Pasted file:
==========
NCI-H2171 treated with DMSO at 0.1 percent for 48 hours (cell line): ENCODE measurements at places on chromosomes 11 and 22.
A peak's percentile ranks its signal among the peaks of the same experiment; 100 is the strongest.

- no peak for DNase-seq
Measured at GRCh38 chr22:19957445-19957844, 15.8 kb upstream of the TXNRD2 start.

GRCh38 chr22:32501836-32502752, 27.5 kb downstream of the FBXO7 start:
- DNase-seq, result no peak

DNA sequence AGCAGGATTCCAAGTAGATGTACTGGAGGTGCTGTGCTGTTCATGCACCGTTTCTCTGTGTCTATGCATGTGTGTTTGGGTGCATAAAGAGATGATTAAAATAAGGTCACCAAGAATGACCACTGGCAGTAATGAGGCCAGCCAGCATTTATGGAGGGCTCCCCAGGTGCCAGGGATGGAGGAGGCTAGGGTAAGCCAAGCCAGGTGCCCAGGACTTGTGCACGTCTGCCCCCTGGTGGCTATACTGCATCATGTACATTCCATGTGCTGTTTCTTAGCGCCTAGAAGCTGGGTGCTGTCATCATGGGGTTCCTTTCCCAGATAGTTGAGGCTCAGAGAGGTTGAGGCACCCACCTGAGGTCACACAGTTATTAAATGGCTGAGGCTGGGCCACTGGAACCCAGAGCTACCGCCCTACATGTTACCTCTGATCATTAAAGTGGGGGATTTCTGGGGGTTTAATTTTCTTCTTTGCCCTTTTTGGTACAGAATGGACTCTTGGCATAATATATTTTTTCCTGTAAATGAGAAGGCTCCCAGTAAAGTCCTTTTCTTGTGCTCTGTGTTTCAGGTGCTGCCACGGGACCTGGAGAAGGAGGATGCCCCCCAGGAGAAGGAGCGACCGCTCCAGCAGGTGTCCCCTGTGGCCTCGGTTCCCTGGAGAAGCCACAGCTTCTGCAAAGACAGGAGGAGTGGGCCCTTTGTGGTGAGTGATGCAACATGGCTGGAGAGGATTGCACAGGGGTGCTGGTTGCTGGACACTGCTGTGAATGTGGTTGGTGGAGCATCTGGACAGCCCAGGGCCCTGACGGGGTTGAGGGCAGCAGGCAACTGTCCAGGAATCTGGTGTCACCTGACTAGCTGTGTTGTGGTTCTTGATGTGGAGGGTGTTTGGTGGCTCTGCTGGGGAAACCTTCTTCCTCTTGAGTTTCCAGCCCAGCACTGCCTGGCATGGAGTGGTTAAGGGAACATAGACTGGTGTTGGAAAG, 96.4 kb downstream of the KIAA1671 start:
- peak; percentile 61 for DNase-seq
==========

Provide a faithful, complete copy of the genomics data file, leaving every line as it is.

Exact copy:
NCI-H2171 treated with DMSO at 0.1 percent for 48 hours (cell line): ENCODE measurements at places on chromosomes 11 and 22.
A peak's percentile ranks its signal among the peaks of the same experiment; 100 is the strongest.

- no peak for DNase-seq
Measured at GRCh38 chr22:19957445-19957844, 15.8 kb upstream of the TXNRD2 start.

GRCh38 chr22:32501836-32502752, 27.5 kb downstream of the FBXO7 start:
- DNase-seq, result no peak

DNA sequence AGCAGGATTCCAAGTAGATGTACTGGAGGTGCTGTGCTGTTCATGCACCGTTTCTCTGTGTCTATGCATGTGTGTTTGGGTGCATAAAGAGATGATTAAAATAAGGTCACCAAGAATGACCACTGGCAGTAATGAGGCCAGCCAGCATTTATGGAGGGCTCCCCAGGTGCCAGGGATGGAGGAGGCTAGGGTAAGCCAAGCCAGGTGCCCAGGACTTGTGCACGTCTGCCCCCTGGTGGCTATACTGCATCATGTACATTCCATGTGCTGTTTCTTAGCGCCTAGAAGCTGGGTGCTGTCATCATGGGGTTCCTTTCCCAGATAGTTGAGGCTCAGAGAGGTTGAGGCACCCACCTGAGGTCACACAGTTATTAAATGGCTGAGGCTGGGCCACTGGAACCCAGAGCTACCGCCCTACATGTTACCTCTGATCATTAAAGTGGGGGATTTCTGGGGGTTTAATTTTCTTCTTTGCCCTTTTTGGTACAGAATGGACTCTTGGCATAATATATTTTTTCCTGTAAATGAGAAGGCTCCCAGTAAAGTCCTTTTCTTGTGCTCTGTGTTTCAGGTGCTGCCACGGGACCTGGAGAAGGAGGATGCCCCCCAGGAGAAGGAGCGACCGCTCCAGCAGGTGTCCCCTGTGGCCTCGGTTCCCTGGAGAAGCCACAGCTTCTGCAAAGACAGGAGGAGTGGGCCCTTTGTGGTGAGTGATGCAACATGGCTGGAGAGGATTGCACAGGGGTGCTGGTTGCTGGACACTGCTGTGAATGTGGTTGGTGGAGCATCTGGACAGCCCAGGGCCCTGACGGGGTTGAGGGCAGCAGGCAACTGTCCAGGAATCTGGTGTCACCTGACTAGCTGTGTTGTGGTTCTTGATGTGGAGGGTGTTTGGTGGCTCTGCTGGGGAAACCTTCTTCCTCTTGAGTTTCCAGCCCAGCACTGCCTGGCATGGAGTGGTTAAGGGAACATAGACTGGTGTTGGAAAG, 96.4 kb downstream of the KIAA1671 start:
- peak; percentile 61 for DNase-seq